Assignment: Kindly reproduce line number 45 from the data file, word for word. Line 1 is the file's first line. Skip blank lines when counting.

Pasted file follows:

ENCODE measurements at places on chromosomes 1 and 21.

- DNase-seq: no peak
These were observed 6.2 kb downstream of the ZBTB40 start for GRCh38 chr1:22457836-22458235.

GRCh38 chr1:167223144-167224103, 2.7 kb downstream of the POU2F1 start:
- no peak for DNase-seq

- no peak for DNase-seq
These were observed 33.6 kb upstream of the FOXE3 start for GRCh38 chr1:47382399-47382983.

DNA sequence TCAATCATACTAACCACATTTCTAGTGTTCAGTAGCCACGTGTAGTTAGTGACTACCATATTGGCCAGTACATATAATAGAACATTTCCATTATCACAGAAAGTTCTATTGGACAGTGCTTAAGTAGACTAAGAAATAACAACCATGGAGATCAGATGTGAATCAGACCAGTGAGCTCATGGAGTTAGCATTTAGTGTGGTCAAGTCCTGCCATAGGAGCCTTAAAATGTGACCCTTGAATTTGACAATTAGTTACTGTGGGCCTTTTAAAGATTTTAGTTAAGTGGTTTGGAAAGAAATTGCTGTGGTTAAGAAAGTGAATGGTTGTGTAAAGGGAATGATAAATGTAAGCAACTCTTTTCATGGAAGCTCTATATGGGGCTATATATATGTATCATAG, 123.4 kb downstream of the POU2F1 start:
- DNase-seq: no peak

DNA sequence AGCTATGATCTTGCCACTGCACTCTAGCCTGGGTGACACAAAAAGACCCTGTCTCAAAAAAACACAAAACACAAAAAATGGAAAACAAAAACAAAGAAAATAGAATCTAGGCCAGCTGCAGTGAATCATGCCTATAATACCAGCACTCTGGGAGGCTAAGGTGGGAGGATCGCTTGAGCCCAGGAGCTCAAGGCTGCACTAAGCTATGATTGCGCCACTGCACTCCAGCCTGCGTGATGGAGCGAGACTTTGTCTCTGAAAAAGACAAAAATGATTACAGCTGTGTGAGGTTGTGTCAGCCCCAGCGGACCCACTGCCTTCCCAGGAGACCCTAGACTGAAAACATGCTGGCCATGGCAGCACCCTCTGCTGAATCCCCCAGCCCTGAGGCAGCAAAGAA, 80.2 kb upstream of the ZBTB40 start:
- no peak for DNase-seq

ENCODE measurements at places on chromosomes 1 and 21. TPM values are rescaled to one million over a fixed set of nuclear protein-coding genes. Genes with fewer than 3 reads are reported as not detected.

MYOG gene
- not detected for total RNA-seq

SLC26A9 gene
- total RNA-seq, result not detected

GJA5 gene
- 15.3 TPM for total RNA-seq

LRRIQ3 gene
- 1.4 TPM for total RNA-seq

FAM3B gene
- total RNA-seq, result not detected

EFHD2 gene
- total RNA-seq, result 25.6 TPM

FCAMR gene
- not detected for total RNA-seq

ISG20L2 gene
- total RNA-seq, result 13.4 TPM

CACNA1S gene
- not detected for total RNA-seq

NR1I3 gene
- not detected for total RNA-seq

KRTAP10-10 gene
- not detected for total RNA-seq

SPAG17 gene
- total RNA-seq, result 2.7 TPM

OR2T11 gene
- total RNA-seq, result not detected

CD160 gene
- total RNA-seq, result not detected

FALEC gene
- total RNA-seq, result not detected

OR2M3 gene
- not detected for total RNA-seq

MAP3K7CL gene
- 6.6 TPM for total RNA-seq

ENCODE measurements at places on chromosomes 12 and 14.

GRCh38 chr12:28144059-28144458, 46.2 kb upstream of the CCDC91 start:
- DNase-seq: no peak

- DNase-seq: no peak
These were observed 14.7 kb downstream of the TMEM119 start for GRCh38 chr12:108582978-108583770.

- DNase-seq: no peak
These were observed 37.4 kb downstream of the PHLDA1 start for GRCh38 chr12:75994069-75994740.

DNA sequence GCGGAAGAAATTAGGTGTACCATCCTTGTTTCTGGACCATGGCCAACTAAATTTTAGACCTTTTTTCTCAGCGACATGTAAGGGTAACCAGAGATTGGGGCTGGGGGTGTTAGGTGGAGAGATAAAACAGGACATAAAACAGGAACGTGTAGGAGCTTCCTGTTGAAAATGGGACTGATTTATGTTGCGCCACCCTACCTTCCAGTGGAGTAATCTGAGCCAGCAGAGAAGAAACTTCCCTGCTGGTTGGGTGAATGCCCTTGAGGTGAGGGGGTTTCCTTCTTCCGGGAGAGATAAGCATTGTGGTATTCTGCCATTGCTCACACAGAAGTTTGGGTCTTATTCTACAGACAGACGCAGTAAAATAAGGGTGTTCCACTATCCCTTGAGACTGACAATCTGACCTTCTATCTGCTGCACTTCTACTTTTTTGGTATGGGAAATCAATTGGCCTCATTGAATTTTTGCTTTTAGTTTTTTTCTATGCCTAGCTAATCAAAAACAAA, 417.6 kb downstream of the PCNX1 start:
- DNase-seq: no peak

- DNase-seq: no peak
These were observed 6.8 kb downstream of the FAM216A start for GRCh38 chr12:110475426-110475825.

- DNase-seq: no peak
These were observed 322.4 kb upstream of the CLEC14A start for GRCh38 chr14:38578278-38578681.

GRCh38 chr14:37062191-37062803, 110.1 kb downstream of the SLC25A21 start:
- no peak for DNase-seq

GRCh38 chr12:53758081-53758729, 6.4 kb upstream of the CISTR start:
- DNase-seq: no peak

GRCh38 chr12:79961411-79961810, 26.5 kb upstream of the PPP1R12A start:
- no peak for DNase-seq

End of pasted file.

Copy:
MAP3K7CL gene